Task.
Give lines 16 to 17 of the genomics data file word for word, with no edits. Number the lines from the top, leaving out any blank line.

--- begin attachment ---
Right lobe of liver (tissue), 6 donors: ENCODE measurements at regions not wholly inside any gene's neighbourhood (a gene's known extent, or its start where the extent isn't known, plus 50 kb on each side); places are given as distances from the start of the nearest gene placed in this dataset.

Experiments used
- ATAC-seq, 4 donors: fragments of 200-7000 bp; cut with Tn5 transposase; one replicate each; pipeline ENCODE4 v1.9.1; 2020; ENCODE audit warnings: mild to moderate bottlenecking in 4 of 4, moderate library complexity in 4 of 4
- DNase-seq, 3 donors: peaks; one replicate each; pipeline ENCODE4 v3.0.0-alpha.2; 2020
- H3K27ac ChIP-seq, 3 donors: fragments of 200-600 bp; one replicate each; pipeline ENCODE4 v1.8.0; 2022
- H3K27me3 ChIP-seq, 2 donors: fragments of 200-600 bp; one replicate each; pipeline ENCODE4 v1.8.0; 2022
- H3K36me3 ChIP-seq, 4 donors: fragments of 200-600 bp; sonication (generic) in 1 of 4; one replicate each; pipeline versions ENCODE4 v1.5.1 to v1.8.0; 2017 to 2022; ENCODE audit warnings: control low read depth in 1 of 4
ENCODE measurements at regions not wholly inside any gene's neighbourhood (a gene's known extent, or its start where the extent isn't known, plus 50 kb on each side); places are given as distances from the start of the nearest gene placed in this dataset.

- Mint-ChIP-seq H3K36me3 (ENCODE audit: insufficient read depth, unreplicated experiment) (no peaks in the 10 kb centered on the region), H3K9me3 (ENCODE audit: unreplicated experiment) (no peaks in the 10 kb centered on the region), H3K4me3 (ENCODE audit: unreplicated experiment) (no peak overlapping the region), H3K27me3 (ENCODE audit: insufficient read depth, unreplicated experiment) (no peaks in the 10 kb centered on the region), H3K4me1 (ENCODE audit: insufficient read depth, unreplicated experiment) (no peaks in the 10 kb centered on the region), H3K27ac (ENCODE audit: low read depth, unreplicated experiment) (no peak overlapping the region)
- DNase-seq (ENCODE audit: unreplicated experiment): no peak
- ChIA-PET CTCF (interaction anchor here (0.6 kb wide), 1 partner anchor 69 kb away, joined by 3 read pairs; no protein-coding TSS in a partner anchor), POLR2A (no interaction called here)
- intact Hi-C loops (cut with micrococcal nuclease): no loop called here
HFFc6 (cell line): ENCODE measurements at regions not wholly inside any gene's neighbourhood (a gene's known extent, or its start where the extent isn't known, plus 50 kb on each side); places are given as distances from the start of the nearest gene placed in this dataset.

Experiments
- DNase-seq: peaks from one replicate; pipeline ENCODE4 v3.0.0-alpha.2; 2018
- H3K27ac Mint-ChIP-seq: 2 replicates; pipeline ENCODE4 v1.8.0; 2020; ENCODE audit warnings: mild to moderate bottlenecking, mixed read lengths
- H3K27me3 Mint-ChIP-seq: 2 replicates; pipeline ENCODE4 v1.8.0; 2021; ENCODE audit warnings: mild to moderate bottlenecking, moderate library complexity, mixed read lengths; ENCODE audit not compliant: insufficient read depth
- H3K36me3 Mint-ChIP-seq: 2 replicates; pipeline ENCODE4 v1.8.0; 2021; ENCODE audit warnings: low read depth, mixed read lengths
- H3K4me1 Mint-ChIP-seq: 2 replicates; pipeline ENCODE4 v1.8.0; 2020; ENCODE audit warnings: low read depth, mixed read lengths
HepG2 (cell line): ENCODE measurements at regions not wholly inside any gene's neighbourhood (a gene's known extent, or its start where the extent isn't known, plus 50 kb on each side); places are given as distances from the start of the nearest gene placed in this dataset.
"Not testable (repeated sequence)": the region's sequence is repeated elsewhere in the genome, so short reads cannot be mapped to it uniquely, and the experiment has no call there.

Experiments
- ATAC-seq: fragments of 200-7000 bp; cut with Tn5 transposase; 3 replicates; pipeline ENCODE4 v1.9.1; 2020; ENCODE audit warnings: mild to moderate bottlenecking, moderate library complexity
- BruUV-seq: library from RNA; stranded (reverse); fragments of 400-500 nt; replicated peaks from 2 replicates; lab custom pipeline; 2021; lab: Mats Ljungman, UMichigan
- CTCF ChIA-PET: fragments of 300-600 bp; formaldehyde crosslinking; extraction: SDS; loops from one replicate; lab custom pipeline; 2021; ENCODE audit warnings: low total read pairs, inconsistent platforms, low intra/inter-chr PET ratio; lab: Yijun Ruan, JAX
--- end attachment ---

- H3K27ac Mint-ChIP-seq: 2 replicates; pipeline ENCODE4 v1.8.0; 2020; ENCODE audit warnings: mild to moderate bottlenecking, mixed read lengths
- H3K27me3 Mint-ChIP-seq: 2 replicates; pipeline ENCODE4 v1.8.0; 2021; ENCODE audit warnings: mild to moderate bottlenecking, moderate library complexity, mixed read lengths; ENCODE audit not compliant: insufficient read depth